I work three part-time jobs on top of writing and still can’t make my rent, but I’m optimistic enough to keep writing anyway. Or stupid enough. I’m not sure which. Depends on how much coffee I’ve had on any given day, I guess.

A few years ago, I was lucky enough to meet one of my writing heroes. She treated me with respect as a fellow writer; she gave me useful advice and some great writing tips, but she did so much more than that. She believed in me. She didn’t mock me or condescend to me, or treat me like someone chasing a stupid dream. I don’t think I would have finished my first book without her encouragement.

Since then, I’ve encountered so many others who have given me that same gift. The kindness of my fellow writers has been nearly overwhelming. These guys give, give, give. Sometimes they give great advice, and sometimes they merely dispense a heartfelt “attagirl” at just the right moment. There are days when my fellow writers tell me something I really need to hear at a time when I really don’t want to hear it, and they care enough to tell me anyway.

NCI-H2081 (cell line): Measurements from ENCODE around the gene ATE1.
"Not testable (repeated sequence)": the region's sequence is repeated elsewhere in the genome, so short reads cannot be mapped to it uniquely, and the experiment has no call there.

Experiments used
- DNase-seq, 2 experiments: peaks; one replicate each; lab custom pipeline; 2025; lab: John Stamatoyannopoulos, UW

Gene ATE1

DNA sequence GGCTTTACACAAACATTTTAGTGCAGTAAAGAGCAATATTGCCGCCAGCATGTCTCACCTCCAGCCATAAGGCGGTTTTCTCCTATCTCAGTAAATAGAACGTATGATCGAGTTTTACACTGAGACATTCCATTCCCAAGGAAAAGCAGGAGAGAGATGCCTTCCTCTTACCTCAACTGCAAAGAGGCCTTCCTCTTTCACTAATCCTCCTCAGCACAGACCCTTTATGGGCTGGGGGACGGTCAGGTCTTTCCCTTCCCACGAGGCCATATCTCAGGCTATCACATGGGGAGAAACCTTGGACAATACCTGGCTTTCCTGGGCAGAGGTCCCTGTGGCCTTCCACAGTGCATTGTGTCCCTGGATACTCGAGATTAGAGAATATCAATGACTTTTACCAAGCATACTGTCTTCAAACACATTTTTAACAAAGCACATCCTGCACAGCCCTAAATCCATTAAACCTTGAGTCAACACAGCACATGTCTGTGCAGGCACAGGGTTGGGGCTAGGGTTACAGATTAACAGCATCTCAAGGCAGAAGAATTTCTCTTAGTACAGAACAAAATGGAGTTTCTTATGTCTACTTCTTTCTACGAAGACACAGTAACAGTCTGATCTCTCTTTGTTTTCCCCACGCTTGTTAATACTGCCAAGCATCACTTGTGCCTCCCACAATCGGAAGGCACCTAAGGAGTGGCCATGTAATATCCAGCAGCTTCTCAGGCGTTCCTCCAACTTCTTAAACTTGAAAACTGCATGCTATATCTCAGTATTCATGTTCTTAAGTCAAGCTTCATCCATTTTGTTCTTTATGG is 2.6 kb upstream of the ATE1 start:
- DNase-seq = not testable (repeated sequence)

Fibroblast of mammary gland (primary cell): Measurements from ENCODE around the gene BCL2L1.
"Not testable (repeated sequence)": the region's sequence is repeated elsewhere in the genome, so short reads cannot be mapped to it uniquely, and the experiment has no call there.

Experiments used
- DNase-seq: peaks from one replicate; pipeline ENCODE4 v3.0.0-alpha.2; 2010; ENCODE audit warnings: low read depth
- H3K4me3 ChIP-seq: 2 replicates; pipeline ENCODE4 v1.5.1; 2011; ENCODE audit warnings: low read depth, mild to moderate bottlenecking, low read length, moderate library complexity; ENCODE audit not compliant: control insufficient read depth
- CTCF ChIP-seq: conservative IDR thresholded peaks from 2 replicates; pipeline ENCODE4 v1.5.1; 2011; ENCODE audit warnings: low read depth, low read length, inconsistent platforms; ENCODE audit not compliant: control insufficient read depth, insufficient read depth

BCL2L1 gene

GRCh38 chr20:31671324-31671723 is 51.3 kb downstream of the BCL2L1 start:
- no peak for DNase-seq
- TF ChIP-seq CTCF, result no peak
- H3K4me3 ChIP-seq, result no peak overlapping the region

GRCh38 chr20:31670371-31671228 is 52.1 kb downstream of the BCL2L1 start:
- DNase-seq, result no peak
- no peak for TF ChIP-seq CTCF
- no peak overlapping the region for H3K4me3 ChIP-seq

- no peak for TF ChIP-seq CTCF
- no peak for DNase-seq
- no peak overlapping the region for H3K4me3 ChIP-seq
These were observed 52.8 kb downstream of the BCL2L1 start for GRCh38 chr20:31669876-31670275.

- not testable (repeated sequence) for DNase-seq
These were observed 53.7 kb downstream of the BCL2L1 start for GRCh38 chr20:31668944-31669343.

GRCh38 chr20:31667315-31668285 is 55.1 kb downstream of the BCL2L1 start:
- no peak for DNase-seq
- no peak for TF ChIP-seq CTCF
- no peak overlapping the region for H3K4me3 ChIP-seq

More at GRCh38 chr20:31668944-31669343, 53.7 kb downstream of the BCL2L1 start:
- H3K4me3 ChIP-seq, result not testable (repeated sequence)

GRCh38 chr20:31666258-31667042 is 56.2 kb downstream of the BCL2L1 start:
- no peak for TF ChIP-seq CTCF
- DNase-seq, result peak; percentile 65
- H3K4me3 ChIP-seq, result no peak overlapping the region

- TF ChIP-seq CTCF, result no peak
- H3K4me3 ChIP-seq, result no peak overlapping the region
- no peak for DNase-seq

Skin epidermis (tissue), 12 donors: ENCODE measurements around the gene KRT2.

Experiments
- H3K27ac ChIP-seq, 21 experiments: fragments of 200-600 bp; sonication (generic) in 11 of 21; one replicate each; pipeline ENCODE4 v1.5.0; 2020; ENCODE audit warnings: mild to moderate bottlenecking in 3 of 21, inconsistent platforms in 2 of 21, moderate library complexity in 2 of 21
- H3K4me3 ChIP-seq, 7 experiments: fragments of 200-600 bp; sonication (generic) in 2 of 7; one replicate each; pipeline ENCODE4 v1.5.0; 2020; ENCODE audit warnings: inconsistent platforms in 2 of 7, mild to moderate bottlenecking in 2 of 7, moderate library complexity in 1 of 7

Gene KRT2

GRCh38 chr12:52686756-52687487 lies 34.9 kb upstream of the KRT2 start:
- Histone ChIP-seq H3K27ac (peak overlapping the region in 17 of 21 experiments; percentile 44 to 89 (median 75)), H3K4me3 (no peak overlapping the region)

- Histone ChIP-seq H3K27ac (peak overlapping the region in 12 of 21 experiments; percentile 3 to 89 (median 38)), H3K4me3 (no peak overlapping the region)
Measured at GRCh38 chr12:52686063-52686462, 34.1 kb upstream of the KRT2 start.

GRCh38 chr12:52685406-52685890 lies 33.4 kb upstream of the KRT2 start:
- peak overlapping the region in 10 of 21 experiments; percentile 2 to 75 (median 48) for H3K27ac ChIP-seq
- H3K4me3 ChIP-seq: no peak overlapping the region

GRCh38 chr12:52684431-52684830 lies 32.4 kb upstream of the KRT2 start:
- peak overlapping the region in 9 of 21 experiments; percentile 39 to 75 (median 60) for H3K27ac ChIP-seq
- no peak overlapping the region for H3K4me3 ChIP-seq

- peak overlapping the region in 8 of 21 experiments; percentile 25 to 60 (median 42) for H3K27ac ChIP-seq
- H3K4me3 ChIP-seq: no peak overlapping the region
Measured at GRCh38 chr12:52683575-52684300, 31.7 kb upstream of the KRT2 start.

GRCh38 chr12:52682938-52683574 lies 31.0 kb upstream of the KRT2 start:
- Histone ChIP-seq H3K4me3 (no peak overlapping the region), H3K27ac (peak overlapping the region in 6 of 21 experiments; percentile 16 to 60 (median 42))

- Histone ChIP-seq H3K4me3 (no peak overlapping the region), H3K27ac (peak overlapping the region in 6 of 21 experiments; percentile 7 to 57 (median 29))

How many times can I say thank you before the words begin to lose their meaning? How do I give back? In the grand scheme of things in the writing world, I’m pretty much a nobody at this point.

I worry that I’m wearing out my welcome among writing groups by always taking, taking, taking the good stuff and having so little to offer in return. If the time ever comes that I can truly call myself a success, I’ll do everything I can to reach out for those who are struggling in all the ways I’m struggling right now. But until that day, how do I pull my own weight among my peers?

I’m interested in hearing what some of you do to support each other, no matter what your level of success. I’d welcome any tips or suggestions on what I can do to give little something back to the writing community.

Sign Me Up!

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In three days, I will be facing one of my greatest fears.

In three days, I am going to wake up in a cold sweat and probably spend a couple of hours fighting back nausea as my nerves go haywire. I’m pretty sure I’ll screw up my hair and end up with random pieces sticking up to do their own thing; I’ll probably jam the mascara wand in my eye while applying my make-up, too.

It’s a safe bet that at least one earring back is going down the drain or into my cleavage.  Either way, that sucker is going to be long gone, because I’m not going in after it in either place.

In three days, I’m doing my first book signing at my local library, and I’ve got to be honest: I’m almost praying for a power outage or possibly an alien abduction somewhere between now and then. Sure, I signed books at a booth during Octoberfest, but this is different.

I am terrified, but not for the reasons you might think.